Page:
Pattison said he hopes to discover a new method for alleviating the problem of interior heating in buildings. "Sunlight is an excellent source of alternative energy, but capturing that energy is the main obstacle," he said.
Joseph Yarzebinski, a computational physics major from Wampum, said he is researching the practical application of solar cells. He wants to create a window unit that has solar cells arranged in a way that they function like window blinds.
"The concept is to give the user the option to let sunlight come through the window or block the light that regular window blinds would block, while collecting the solar energy and converting it to electrical energy," he said. "I am hoping to determine two things: which regions and climates this type of application would be most useful and efficient in, and how mechanically feasible is the concept of solar blinds."
Steven Graner, a physics major from Pittsburgh, said he and David Allen, a physics major from Olean, N.Y., are attempting to construct an Organic Light Emitting Diode light from scratch. OLED lights emit light when current passes through them.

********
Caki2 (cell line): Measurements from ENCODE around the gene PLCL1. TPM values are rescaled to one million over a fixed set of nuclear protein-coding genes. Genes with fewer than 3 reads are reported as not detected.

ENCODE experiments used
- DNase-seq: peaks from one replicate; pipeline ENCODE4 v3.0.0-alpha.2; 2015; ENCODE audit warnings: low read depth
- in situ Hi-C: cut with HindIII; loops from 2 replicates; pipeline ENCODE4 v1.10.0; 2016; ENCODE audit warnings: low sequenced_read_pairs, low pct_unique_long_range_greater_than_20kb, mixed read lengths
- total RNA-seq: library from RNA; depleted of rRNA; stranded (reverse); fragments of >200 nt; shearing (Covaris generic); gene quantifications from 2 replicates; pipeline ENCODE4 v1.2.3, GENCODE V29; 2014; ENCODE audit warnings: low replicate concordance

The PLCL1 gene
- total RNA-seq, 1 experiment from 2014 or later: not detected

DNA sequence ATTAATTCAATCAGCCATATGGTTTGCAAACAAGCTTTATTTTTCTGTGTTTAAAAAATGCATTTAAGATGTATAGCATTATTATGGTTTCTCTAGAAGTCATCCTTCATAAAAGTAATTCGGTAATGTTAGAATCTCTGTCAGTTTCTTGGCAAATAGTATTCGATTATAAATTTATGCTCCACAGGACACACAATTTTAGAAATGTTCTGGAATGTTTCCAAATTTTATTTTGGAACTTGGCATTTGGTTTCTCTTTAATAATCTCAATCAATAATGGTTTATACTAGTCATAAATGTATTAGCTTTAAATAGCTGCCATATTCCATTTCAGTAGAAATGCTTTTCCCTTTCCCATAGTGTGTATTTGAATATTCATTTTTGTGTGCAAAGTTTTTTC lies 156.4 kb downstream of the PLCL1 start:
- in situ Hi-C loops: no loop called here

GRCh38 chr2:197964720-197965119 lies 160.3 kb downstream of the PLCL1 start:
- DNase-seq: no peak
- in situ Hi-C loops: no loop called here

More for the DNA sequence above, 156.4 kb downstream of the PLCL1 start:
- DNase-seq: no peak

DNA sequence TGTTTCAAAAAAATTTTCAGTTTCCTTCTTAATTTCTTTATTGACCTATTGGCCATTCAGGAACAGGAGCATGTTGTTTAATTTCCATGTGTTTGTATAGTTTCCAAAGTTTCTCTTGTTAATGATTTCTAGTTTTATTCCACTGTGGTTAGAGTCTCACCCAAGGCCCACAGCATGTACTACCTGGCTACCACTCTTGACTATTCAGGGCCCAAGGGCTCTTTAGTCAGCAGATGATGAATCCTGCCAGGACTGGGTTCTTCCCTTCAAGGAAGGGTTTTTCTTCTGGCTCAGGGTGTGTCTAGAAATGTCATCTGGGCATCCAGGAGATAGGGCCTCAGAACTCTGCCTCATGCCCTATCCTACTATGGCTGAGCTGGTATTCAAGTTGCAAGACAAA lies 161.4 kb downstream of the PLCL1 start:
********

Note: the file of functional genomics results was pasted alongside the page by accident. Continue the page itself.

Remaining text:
"This is a new type of technology that uses organic material interacting with a liquid metal," Graner said. "When a voltage is run across the two layers, it causes it to emanate light. Our focus is to learn, research and test the efficiency of one of these bulbs."
If time permits, Graner and Allen hope to come up with new designs that optimize the light and think of places where these lights could be used. This type of lighting is extremely energy efficient and could be applied to a multitude of different scientific fields, Graner said.
"This research is interesting because it is cutting edge and will be utilized in the very near future for a variety of electronics," Graner said. "You can't just go out and buy one of these lights yet for any reasonable amount of money, so we are synthesizing one ourselves. What better way to understand something than to build it yourself? This way we will have a much deeper understanding of what really makes these things work."